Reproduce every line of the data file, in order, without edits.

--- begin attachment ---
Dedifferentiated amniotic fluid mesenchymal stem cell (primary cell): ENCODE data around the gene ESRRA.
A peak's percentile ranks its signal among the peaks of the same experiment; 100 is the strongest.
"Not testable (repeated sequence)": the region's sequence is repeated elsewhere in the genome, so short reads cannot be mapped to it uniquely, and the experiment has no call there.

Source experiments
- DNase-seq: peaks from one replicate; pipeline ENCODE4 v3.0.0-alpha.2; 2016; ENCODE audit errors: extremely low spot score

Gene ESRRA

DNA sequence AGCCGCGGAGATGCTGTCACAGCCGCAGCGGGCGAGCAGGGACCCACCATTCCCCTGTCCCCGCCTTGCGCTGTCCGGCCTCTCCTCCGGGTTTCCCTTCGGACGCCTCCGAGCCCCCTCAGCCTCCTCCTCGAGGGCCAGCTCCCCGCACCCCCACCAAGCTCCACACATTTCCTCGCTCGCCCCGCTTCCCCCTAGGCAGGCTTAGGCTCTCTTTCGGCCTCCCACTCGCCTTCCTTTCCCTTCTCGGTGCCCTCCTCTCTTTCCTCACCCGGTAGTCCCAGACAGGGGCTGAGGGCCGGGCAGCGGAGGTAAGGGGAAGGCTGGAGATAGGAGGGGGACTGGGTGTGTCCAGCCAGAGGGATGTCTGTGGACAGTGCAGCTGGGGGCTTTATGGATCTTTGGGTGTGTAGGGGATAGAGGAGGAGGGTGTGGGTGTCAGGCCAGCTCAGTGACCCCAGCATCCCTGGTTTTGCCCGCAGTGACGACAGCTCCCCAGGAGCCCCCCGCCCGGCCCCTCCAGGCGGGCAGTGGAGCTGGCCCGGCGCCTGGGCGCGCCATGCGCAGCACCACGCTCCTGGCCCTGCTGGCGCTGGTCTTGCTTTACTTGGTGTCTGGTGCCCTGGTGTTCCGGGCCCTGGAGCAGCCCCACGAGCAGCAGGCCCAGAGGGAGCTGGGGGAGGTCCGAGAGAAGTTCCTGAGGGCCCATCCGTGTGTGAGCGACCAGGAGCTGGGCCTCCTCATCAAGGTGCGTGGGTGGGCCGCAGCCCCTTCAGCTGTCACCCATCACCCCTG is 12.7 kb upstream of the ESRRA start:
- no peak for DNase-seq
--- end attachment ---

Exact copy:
Dedifferentiated amniotic fluid mesenchymal stem cell (primary cell): ENCODE data around the gene ESRRA.
A peak's percentile ranks its signal among the peaks of the same experiment; 100 is the strongest.
"Not testable (repeated sequence)": the region's sequence is repeated elsewhere in the genome, so short reads cannot be mapped to it uniquely, and the experiment has no call there.

Source experiments
- DNase-seq: peaks from one replicate; pipeline ENCODE4 v3.0.0-alpha.2; 2016; ENCODE audit errors: extremely low spot score

Gene ESRRA

DNA sequence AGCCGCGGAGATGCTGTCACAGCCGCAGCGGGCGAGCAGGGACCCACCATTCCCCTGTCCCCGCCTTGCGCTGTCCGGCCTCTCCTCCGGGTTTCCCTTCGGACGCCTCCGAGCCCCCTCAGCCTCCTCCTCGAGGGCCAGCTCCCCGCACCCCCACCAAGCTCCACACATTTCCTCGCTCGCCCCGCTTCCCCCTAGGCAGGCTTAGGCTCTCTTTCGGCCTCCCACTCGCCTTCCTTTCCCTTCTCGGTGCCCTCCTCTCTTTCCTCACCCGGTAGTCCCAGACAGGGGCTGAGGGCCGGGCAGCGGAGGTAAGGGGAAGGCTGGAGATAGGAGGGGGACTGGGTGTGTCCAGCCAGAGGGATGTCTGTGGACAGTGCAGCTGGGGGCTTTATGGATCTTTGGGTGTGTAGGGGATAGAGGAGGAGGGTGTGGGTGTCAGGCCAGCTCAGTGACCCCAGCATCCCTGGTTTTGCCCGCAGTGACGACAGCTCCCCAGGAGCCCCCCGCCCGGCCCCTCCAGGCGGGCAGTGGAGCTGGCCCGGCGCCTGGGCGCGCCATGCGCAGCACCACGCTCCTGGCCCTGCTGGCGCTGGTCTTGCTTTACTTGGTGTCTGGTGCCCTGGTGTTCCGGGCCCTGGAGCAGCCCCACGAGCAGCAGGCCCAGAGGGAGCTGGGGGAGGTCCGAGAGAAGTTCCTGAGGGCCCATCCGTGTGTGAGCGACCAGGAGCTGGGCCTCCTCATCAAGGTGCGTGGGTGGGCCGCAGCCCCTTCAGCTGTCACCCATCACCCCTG is 12.7 kb upstream of the ESRRA start:
- no peak for DNase-seq